Froot loops, search addicits, and augmented reality

Quote of the day goes to David Coen: “I wish I could just “command-F” for C.T.C (Cinnamon Toast Crunch).”

Amen! My pinky finger twitches for the “/” key (old-school Firefox shortcut) all the time: when I’m scanning ingredients, reading a news story, and finding my location on a map.

After a taste of what the web can do, I’m hooked. I need it all the time.

cereal aisle, by Ben McLeod
cereal aisle, by Ben McLeod

More from SeƱor Coen:

If you wanted to know what happened in the world you either turned on the TV or checked the headlines in your morning newspaper. Google has them beat. It’s too late to try and become the aisle sign (the first thing people go to). But there is still room to become the helpful employee roaming the aisle. That’s where news organizations can still make their mark.

So, paper is out, and journalists will become be the online guides. Boing Boing does this remarkably well. They post the stories that matter to me, and a whole lot of people like me. (Who knew copyleft, unicorns, and cryptozoology could command such an audience?)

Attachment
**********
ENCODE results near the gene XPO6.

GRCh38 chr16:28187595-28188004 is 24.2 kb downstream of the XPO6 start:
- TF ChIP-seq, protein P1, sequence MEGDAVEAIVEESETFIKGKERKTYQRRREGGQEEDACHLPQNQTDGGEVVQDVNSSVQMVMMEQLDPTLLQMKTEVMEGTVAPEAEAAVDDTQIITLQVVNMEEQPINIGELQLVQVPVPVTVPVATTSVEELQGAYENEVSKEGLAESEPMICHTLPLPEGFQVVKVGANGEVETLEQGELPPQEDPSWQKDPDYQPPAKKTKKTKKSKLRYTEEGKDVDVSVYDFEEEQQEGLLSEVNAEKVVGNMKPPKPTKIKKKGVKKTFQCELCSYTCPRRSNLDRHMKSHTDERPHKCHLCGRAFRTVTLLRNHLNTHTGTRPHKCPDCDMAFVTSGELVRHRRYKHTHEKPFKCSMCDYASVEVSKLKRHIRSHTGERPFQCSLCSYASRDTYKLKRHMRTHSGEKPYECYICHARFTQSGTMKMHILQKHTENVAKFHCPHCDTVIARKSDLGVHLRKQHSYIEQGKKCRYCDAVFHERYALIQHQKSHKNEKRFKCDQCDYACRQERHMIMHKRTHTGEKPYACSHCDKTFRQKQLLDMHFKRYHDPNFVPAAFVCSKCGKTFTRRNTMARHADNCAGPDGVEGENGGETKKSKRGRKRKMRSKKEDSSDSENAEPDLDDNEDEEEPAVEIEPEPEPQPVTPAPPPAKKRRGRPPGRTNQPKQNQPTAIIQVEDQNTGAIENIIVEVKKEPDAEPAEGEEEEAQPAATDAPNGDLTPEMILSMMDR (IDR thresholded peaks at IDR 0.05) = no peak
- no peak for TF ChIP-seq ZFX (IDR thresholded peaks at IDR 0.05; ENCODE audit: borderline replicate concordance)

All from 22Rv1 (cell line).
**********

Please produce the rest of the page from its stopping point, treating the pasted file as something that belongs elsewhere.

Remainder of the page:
But we’re still trapped in our computers

Find as you type makes the web livable. But off-screen search, now that would make reality livable. Epiphany, the just-barely-science-fiction augmented reality device from Vernor Vinge’s excellent book Rainbows End, gives the wearer queryable visual (and haptic) overlays of the real world:

If you override the defaults you can see in any direction you want. You can qualify default requests — like to make a query about something in an overlay. You can blend video from multiple viewpoints so you can ‘be’ where there is no physical viewpoint. That’s called ghosting. If you’re really slick, you can run simulations in real time and use the results as physical advice. That’s how the Radners do so well in baseball.

This is the sort of stuff journalists need to be geeked about. If we’re to be the sensemakers, as David’s post implies, we can’t let ourselves get stuck in the narrative tar pits.

We must create new ways to make sense of the world.

(I’ll happily host the first meeting of the sci-fi for journalists book club. Who’s bringing the chips?)